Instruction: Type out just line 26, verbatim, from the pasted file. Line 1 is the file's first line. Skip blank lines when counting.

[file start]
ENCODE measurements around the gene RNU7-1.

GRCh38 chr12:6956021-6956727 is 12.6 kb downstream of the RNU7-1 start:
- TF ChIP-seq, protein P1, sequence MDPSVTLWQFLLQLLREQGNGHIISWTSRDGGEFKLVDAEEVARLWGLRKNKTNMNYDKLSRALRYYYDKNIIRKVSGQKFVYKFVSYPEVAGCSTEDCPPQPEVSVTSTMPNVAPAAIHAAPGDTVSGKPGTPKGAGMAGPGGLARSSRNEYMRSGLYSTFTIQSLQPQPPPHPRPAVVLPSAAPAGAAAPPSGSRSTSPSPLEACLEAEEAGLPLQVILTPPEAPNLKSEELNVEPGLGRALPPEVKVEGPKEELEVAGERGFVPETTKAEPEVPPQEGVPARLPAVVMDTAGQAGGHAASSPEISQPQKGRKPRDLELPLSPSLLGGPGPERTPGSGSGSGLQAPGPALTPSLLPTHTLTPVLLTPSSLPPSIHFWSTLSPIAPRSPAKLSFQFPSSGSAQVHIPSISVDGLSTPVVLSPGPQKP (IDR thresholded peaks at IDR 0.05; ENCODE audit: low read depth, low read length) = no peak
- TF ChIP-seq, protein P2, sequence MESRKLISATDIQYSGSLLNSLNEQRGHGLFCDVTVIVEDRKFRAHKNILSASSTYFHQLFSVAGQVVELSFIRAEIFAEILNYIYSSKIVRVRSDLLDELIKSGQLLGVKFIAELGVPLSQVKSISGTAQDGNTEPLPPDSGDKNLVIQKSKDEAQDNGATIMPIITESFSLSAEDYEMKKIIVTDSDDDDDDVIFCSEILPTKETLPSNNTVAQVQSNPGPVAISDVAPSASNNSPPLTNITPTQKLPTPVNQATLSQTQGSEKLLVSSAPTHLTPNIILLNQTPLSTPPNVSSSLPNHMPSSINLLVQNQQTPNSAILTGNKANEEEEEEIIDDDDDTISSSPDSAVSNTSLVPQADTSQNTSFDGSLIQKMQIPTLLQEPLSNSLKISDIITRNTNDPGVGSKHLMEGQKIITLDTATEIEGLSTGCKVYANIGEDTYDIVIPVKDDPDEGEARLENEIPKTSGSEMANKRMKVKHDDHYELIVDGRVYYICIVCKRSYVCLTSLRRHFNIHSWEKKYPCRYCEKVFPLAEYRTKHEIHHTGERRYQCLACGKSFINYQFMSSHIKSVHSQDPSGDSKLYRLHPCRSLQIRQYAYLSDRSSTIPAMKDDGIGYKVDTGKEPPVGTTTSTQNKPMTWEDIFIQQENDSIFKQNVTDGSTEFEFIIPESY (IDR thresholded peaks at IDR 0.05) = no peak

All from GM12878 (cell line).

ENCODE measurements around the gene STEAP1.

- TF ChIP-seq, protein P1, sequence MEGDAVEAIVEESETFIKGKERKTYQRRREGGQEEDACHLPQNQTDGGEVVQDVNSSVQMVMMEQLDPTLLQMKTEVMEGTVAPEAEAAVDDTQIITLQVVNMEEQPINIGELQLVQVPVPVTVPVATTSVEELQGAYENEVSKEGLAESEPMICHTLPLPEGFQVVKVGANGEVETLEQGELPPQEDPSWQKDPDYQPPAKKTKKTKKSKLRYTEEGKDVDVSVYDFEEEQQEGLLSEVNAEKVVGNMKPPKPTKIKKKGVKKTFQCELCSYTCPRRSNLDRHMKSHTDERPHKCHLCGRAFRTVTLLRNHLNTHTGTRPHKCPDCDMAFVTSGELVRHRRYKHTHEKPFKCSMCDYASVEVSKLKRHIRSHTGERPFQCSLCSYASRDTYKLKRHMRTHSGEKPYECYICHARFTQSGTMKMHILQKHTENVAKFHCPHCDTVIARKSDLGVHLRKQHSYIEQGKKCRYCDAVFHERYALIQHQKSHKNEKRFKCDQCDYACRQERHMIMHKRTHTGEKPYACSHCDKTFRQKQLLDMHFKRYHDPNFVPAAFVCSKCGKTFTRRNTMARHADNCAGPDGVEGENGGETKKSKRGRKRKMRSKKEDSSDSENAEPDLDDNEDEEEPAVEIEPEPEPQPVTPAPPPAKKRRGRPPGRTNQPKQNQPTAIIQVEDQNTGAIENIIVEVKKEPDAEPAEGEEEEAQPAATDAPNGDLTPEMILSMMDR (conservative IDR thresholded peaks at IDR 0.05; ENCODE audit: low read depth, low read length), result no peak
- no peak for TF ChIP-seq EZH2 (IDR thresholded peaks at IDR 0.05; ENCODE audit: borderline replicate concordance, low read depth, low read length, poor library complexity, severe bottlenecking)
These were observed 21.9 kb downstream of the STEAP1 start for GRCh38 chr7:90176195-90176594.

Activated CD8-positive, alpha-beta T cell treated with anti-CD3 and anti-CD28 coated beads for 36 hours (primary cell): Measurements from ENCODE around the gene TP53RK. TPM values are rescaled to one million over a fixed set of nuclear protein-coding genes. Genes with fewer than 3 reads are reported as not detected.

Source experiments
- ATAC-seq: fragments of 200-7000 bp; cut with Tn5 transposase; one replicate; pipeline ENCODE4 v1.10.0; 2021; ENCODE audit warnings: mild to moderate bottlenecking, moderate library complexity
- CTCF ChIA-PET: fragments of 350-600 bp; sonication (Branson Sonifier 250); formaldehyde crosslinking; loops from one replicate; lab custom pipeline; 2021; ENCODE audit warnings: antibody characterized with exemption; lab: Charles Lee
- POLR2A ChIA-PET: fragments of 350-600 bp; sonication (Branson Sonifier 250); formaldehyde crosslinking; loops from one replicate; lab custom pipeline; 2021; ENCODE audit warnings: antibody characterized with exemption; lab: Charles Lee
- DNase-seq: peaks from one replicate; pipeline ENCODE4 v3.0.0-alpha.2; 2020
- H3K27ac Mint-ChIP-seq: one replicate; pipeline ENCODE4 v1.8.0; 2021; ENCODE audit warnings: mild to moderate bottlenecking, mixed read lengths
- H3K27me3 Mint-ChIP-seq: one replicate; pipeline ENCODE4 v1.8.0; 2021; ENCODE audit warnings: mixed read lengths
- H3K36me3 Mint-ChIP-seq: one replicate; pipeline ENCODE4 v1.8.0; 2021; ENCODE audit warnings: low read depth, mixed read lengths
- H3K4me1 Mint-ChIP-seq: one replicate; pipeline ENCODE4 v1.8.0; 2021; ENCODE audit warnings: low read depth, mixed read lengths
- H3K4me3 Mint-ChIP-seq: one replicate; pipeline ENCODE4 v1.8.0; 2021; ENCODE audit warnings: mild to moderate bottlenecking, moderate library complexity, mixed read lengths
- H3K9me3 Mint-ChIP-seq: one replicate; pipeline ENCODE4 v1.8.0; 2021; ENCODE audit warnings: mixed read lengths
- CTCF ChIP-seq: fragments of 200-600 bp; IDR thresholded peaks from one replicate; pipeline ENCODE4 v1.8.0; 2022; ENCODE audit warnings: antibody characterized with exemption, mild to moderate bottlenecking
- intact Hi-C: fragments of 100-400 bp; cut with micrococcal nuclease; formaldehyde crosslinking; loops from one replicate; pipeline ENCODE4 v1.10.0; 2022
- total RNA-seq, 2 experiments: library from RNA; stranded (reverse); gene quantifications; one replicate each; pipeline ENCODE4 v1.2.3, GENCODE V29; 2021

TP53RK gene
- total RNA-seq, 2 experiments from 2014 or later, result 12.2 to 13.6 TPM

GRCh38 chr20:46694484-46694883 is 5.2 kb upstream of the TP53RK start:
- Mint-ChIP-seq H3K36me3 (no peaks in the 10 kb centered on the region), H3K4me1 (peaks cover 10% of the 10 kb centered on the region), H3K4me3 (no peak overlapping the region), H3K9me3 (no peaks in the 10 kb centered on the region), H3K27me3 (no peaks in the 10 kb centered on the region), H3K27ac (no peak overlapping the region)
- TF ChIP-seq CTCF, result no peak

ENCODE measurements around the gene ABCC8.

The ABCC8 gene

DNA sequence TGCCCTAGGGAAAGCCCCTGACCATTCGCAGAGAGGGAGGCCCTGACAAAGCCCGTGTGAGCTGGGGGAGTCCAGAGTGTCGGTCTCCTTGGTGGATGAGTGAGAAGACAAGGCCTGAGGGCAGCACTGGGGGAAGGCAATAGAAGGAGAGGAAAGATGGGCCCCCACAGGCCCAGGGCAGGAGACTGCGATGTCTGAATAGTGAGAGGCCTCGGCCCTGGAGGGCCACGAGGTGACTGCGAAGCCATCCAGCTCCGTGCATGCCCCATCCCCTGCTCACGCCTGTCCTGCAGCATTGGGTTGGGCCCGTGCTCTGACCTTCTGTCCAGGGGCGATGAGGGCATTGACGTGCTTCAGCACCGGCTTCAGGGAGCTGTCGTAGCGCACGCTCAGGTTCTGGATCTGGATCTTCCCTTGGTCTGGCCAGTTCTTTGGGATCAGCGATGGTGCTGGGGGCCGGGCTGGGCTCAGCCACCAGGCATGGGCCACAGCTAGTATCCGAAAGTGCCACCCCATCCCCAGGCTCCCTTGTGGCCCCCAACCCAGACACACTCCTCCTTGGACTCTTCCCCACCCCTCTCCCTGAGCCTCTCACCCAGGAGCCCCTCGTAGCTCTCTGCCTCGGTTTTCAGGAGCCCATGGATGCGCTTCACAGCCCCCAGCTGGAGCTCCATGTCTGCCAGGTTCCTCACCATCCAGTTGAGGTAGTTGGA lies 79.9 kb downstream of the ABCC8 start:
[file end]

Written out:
- total RNA-seq, 2 experiments from 2014 or later, result 12.2 to 13.6 TPM